Sources entrusting Zaidi with their testimony, experiences, and stories have kept her going. She said all of the thank you’s from interviewees have validated her right to be a journalist.
“I keep thinking to myself that this next generation is eventually going to come into your newsrooms,” she said, and when they do, “this outdated mindset that these old white men have, is going to be the first thing kicked out of the door.”
As a hijab-observing Muslim, Zaidi said she feels a sense of relief seeing more hijab-observing reporters on the air. But she knows the lack of representation is not the fault of the community, but white supremacist ideologies that have rejected so many women that look like her.
“It is just abominable to see how these men have rejected these brilliant, highly intellectual women, first of all, because they are women. And second of all, because they still observe the hijab, which I think for me at this point is just blasphemous,” she said.
Zaidi relayed the story of a broadcast journalist who wore a black hijab in her demo reel and was rejected because the white male news director equated the hijab with a symbol of oppression.
“Hearing stories like these definitely does sink the hearts of some of these young, rising Muslim women who want to be in this profession,” she said.
As an emerging journalist with dreams of being a broadcast reporter for Al Jazeera, Zaidi is, unfortunately, no stranger to fear and rejection. She often considers the realities of being a Muslim woman in journalism: fear of assault, ignorance, unjustly being detained, kidnapping, and murder.
“Those who are silent when others are oppressed are guilty of oppression themselves. I do not want to live a life of humiliation,” she said. “God forbid something like that does happen to me in the future where I’m trying to shed light on oppressed communities… Well, it is a death of honor and I wouldn’t want it any other way.”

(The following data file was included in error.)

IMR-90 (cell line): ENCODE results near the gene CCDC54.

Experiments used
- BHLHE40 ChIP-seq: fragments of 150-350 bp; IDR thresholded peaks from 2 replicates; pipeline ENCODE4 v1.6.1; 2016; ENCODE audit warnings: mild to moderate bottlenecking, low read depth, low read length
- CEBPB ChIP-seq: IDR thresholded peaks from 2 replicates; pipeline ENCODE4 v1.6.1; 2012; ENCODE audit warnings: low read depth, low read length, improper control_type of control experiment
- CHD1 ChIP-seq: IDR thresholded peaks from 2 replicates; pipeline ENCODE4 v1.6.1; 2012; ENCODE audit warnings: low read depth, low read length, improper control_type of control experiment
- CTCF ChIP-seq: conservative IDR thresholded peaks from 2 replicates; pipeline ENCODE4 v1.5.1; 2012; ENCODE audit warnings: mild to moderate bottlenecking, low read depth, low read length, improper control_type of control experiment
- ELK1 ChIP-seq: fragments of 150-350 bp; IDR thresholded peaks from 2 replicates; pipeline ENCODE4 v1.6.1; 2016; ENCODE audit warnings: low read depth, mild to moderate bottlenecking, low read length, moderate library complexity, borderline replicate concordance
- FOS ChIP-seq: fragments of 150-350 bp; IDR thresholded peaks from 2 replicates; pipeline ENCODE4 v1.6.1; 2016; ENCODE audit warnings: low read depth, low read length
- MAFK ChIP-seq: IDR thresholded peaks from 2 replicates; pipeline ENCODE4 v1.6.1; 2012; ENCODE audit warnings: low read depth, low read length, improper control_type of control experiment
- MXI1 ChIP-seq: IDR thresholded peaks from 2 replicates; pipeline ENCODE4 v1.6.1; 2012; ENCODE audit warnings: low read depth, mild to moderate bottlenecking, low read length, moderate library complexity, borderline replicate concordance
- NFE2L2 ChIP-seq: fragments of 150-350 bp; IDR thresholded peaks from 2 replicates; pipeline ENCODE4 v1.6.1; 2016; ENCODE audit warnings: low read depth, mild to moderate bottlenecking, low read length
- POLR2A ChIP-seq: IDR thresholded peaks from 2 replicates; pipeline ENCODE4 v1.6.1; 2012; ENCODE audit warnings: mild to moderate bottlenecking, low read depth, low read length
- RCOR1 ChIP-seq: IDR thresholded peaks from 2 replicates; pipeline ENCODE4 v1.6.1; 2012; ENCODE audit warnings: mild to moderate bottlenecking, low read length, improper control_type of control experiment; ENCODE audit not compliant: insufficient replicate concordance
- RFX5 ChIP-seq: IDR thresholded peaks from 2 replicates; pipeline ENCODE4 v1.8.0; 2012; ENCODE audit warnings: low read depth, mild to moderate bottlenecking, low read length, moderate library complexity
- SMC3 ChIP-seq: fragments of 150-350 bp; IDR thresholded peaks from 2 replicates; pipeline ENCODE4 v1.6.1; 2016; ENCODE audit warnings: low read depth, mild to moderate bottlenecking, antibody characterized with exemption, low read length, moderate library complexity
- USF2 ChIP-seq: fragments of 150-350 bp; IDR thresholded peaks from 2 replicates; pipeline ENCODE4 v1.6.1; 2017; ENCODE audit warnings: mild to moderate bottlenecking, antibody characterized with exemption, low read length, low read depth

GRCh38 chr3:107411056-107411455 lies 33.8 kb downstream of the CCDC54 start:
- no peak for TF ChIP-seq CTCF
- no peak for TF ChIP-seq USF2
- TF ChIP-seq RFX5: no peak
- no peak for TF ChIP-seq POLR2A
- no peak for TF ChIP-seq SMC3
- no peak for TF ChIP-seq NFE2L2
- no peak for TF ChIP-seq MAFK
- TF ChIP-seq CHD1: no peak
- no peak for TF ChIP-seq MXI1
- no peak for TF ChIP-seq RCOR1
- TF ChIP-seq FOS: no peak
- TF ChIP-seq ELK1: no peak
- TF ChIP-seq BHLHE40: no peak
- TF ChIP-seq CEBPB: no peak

When Zaidi wanted an internship at the Chicago Tribune and Chicago Sun-Times, most of the people she saw getting hired and receiving bylines in the paper were white. She said this fueled her discouragement, making her doubt whether she’d be able to land a job in the future.
“I would always think to myself, ‘what am I doing wrong’ that I cannot be given this same opportunity,” Zaidi said.
Not all of her applications, pitches, and ideas have been completely shot down and rejected — she interned at The Organization for World Peace, a nonprofit based in Toronto, Canada, which was a turning point for her. Post-graduation, she has been working as its senior correspondent.
Zaidi said some of the most prestigious TV news networks, like CNN, BBC, and MSNBC, are lacking in their representation of Muslim women. She questions where the hijab observing anchors are.
“What is lacking in the Muslim women that are coming out to you — wanting to be anchors or correspondents or on the air reporters — where you are not giving them opportunities?” she said.
Success is relative, and for Zaidi, “making it” is getting into one of the major TV markets so she can “show the world how journalism is properly done, how justice is actually obtained for those who have been persecuted for far too long now.”